June 18, 2010 by Willy Cardoso
Relationship is a human being’s feeling or sense of emotional bonding with another. It leaps into being like an electric current, or it emerges and develops cautiously when emotion is aroused by and invested in someone or something and that someone or something “connects back” responsively. We feel “related” when we feel at one with another (person or object) in some heartfelt way. (Perlman 1979)
Are you 100% YOU when teaching? Does it show?
When you’re happy, do you externalize that happiness and share it with your students? What about when you’re mad?
When your students say something you don’t agree, a strong opinion or belief for example, do you let them know you don’t agree? Do you feel uncomfortable and don’t say anything? Or do you simply think it’s not important for them to know your point of view?
Thinking to myself I came up with this chain of thought:
- We all want our students to have strong intrinsic motivation.
- Strong intrinsic motivation is fostered by a strong interest in personal growth.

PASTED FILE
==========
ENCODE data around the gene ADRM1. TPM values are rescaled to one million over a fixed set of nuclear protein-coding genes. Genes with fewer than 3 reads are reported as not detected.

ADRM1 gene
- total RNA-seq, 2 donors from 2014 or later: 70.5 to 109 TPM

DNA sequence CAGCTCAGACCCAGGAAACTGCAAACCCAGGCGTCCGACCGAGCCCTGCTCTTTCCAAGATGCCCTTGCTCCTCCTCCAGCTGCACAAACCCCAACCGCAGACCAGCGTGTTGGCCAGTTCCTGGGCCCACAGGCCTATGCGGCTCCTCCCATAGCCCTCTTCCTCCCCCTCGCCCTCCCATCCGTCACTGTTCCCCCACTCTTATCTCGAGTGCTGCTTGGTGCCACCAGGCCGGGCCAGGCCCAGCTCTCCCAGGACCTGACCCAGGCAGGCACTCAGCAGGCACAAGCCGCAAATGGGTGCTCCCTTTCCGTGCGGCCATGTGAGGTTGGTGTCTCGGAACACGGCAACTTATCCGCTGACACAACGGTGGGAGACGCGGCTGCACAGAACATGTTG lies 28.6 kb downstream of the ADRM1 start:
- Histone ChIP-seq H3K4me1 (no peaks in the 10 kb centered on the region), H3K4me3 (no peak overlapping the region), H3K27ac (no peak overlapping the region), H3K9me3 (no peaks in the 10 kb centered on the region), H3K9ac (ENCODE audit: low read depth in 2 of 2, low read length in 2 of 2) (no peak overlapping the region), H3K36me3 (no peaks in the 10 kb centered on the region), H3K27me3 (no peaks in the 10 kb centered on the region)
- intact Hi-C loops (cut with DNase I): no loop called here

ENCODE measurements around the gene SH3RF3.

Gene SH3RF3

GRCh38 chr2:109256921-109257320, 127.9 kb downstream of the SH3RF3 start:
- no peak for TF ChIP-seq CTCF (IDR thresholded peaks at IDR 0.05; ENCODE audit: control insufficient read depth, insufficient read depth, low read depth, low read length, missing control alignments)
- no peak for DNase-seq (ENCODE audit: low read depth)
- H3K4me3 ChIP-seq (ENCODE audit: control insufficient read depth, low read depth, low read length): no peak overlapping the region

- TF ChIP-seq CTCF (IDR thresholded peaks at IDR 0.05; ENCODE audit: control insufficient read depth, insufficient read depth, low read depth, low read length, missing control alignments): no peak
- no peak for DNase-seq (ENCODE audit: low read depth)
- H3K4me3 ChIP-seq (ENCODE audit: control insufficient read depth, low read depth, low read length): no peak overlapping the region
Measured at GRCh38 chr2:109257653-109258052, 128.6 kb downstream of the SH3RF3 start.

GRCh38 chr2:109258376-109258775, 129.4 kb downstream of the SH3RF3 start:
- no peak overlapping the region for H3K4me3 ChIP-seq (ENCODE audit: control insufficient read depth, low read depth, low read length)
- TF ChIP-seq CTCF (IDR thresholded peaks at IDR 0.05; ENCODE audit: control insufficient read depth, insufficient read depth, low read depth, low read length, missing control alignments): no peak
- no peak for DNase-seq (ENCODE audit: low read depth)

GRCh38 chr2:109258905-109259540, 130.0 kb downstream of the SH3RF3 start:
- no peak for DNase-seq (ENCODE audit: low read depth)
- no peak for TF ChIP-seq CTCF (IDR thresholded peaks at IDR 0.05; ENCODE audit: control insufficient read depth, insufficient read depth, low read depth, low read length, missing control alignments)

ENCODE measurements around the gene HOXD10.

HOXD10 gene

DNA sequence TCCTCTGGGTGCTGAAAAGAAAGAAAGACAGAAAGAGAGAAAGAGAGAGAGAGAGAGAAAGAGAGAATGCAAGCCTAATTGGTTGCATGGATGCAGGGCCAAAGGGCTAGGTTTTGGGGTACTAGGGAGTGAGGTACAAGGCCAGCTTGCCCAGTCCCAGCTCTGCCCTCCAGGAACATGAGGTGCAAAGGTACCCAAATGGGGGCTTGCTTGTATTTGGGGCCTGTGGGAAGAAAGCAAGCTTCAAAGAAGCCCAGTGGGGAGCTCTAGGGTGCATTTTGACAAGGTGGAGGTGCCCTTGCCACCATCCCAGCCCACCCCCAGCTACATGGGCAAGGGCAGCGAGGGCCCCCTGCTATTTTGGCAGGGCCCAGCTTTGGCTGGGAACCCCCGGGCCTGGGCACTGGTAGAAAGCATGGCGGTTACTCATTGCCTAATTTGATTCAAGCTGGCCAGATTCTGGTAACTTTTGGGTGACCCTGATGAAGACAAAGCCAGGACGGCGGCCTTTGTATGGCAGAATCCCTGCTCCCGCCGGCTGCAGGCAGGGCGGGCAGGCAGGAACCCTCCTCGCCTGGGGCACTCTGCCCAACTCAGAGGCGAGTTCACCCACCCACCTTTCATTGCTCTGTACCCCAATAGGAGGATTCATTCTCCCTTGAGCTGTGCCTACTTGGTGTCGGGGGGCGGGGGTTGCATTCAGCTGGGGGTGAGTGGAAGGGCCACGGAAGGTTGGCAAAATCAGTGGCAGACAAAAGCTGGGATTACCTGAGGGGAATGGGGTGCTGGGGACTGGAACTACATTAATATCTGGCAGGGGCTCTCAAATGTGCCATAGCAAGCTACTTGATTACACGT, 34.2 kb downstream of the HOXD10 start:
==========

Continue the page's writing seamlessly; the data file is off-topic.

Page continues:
- Promoting helping relationships is one very important aspect of providing for personal growth.
- Helping relationships are characterized by realness, openness and acceptance, especially from the part of the facilitator.
- Hence, the agents of a healthy learning relationship cannot wear a mask and cannot be afraid of being who they are, even if it means occasionally and when appropriate a show of disappointment, anger, stress, i.e. feelings we are usually reluctant to demonstrate in front of our students.
Have you held back what are apparently ‘negative’ feelings? Is that beneficial to a teacher-learner relationship that is arguably (?) made a lot more effective when grounded on mutual understanding and genuineness?
My recent experience tells me I should always seek to preserve this authenticity. However, I’m not sure of how much of this could be sustained if, for instance, I moved to a completely different country, in terms of culture and expected teacher behavior.
Have you experienced anything like this? What do you think?… source of inspiration: On Becoming a Person (Carl Rogers) …
After Nick’s comment (check out his excellent blog HERE), I felt that I could’ve made clearer what I mean by realness and genuineness and also that I could’ve provided some more examples. To fix that I thought it was a good idea to briefly refer to what Rogers (1961:51) named congruence.